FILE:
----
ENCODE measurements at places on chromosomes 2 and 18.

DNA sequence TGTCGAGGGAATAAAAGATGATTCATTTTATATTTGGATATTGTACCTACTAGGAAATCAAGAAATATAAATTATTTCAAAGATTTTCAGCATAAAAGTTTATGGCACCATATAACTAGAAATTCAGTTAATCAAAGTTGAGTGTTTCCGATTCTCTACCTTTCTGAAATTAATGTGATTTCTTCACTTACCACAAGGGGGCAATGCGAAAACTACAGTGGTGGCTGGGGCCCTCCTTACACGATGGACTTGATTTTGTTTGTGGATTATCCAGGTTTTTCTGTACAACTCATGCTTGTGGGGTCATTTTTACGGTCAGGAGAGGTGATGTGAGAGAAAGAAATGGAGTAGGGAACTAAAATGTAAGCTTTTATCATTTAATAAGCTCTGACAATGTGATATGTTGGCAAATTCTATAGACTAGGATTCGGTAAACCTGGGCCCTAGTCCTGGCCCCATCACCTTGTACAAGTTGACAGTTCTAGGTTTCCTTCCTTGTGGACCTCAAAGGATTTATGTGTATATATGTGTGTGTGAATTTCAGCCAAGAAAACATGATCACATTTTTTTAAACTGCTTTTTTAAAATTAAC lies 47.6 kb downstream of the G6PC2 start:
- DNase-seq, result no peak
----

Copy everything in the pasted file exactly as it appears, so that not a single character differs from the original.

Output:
ENCODE measurements at places on chromosomes 2 and 18.

DNA sequence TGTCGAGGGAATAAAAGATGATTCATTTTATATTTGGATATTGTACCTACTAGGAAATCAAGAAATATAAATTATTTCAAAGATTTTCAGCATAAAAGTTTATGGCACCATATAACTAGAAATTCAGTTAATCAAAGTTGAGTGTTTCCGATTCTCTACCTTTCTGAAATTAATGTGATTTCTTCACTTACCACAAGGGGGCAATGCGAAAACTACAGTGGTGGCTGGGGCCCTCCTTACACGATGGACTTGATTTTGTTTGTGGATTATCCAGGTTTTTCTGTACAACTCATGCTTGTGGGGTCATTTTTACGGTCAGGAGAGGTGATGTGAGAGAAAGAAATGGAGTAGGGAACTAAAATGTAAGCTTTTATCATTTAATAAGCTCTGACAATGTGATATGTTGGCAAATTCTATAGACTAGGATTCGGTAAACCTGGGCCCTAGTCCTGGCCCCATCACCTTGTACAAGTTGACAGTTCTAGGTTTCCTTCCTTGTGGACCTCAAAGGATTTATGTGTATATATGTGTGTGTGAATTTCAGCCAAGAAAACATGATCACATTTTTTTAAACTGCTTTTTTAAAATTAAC lies 47.6 kb downstream of the G6PC2 start:
- DNase-seq, result no peak